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‘The Boys in Red Hats’ review: Documentary’s refusal to take a side is telling and damning

Lessons learned.

The Boys in Red Hats offers further proof as to how politicized the world has become. In January 2019, a video became viral that showed Covington Catholic High School student Nick Sandmann smirking in the face of Native American elder Nathan Phillips. Sandmann instantly became the face of white privilege. 

It turned out that things were not as simple as they were first reported. Phillips had actually approached the students and put himself in the center of a confrontation between the Covington High class and another group that had started the confrontation by yelling racially charged abuse. It was another in a string of incidents that divided opinions. 

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Director Johnathon Schroder – a Covington graduate – examines the event, the school itself, and the racial divide in America. The Boys in Red Hats takes a surprising stance from the beginning. The plan was not about busting myths created by the Trump administration; it is about clearing the good names of Covington and Sandmann.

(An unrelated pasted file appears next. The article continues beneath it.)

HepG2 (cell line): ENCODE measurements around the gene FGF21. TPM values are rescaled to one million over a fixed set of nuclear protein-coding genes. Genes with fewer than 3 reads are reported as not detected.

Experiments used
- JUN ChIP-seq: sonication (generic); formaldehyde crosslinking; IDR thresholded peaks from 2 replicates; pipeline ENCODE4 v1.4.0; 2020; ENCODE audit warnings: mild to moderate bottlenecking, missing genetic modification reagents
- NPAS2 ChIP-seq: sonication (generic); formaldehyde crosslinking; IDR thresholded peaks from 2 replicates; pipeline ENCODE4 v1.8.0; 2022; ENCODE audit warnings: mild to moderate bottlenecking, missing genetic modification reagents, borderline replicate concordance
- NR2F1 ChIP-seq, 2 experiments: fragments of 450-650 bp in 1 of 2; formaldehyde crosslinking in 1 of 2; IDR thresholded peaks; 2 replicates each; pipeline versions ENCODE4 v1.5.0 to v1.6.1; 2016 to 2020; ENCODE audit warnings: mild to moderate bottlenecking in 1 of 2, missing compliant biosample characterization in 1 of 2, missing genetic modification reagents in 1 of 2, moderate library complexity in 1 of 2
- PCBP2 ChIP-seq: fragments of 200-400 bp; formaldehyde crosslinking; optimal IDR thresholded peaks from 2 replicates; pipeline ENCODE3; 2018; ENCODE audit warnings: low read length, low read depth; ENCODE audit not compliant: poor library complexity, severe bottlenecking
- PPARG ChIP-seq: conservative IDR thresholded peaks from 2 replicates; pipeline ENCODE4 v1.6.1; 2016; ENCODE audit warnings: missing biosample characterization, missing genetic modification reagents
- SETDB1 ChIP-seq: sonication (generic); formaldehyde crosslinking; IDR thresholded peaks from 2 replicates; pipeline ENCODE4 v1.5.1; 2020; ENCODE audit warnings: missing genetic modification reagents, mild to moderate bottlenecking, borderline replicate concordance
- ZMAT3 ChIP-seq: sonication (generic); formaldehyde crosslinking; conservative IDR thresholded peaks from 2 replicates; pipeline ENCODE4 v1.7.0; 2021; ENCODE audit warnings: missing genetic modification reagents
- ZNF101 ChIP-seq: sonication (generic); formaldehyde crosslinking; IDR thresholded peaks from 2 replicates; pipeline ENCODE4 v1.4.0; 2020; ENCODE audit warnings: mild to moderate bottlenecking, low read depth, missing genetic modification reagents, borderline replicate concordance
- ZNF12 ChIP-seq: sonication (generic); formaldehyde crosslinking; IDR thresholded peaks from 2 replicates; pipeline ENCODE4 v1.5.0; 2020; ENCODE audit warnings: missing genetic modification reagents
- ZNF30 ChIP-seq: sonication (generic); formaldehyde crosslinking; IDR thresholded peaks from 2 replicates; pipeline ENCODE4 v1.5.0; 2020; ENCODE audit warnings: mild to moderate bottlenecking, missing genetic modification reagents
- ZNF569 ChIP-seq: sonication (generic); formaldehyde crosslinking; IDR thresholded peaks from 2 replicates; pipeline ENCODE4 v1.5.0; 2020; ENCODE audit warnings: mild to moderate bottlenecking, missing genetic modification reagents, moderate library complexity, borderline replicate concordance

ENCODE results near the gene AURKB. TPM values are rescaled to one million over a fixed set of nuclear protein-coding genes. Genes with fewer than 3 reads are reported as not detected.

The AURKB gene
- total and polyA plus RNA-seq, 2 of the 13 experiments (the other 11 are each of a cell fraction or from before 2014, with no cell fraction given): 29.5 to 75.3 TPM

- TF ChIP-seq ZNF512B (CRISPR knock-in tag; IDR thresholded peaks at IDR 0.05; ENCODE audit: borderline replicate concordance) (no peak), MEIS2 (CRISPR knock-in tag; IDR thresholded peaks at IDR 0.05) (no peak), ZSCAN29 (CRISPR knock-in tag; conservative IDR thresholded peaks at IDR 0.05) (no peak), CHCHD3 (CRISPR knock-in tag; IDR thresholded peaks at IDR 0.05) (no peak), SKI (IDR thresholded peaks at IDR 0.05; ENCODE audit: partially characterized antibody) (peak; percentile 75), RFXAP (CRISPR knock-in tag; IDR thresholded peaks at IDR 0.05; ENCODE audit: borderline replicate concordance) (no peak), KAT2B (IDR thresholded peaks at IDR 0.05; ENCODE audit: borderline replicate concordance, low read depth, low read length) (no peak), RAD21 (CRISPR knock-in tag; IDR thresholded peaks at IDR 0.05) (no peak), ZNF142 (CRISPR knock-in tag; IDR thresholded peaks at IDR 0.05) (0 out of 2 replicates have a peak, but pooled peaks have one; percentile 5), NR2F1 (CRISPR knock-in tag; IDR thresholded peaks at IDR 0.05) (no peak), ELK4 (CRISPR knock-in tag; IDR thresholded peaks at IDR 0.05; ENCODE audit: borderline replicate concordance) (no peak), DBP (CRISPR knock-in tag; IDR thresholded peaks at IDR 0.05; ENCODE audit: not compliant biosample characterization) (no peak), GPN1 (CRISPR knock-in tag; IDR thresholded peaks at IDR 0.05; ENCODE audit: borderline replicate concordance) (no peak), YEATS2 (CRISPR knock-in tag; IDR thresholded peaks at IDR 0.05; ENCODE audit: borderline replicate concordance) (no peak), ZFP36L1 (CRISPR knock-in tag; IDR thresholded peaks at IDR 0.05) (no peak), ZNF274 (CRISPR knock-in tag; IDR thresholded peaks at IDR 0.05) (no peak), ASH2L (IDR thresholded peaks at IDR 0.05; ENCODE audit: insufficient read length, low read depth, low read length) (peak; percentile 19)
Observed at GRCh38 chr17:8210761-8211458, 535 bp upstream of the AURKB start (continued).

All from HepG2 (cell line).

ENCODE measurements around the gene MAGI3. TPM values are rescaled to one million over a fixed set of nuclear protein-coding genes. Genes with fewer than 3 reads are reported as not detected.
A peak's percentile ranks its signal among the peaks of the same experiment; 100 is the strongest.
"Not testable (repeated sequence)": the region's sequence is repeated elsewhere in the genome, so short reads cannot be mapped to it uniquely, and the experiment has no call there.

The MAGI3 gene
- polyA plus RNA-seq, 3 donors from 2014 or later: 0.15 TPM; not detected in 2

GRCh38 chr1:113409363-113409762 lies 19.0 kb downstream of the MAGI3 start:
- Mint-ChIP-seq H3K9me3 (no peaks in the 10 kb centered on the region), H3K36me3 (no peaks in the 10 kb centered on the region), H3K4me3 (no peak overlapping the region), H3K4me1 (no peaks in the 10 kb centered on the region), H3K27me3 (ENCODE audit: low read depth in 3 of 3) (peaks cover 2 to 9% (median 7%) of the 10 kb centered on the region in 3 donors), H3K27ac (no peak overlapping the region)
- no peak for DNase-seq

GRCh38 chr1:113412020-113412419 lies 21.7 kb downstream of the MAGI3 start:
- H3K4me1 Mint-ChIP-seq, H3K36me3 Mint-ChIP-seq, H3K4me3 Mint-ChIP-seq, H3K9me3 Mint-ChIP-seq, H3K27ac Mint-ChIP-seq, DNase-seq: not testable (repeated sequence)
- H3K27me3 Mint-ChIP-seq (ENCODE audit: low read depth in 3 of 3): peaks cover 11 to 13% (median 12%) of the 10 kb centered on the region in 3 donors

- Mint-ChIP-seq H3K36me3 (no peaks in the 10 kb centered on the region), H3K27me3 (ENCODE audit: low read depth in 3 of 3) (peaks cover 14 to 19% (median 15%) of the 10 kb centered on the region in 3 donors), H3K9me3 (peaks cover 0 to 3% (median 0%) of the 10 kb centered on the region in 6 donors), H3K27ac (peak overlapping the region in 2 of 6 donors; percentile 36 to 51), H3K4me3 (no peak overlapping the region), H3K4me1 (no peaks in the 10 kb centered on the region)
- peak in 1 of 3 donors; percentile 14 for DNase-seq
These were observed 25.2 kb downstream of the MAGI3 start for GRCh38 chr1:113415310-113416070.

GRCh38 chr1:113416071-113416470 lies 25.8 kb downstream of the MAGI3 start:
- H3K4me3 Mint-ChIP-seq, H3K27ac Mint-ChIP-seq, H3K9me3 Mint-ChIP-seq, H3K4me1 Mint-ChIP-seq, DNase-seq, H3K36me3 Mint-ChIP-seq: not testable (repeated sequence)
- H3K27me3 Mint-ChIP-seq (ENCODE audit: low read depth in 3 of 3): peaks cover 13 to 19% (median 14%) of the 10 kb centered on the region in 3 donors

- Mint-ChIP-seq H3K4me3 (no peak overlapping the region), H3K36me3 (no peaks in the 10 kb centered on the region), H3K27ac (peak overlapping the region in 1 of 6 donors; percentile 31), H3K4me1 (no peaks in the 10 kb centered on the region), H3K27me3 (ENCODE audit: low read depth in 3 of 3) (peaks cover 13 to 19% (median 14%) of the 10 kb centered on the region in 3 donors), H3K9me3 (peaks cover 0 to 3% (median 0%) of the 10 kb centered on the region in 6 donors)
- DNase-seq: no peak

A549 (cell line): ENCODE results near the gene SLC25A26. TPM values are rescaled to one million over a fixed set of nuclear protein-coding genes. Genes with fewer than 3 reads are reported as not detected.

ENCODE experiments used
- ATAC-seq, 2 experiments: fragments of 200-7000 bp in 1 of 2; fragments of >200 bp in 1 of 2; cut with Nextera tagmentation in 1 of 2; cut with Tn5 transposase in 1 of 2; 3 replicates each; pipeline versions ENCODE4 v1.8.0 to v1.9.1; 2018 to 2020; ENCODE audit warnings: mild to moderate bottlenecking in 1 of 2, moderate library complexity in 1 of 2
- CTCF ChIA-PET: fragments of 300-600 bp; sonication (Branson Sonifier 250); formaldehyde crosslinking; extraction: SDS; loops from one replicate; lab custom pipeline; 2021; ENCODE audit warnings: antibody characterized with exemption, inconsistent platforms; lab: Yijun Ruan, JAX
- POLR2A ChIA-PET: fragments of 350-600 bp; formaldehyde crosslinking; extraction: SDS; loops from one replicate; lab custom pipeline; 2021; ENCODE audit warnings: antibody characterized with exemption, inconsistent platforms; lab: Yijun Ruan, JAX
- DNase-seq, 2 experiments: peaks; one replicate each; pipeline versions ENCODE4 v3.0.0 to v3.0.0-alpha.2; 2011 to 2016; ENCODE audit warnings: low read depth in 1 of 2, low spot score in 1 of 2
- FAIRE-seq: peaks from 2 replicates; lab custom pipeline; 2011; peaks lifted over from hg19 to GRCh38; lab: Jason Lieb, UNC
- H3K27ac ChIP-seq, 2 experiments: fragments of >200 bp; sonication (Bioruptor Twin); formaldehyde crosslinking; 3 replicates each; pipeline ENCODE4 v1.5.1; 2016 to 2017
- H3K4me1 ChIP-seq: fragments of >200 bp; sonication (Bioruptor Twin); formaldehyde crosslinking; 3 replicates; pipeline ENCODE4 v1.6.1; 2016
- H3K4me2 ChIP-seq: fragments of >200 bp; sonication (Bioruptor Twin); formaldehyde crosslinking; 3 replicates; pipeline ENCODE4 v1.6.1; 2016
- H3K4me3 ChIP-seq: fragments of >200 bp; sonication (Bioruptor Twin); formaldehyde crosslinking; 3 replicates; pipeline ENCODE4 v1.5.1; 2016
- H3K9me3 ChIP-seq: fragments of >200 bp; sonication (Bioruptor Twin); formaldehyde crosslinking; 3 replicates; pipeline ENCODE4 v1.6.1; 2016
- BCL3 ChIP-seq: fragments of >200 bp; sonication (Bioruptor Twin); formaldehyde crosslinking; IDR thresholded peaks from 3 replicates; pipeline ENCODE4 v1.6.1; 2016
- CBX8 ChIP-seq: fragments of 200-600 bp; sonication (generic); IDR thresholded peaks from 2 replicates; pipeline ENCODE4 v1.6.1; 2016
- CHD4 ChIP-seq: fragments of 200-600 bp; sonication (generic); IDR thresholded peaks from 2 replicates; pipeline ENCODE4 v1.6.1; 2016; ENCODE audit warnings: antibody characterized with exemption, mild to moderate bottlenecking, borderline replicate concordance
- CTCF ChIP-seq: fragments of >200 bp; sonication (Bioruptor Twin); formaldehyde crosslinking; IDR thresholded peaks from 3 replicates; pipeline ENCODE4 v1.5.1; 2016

School ties aside, it is an odd position for Schroder to take. He discusses his complicated relationship with Covington. He acknowledges it is an all male school populated mainly by Northern Kentucky’s wealthy and white elite. He looks back fondly on the camaraderie, but cannot forget how he was a target for bullying due to his poor background. (He was able to attend the school on a football scholarship.) It does not take long to realize The Boys in Red Hats is not going to take a strong stance. 

This is a running theme throughout the film. The Boys in Red Hats is torn between a defense based on embarrassment and anger and addressing what Sandmann and Covington represented. This is most clear when it takes the documentary nearly two-thirds of its run time to address what is seemingly the main issue – it is in the title! What the boys wore was in support of a white nationalist sympathizer. Who started the incident becomes secondary to what the scene represented to many. 

There are interesting ideas brought up. The idea that today’s journalism is more concerned with being immediate than legitimate is a valid argument worth investigating, for example. But when Schroder himself plays the victim after an unsuspecting Phillips refuses an interview, The Boys in Red Hats come off as disingenuous and dangerous.

The Boys in the Red Hats comes to theaters and virtual cinemas July 16

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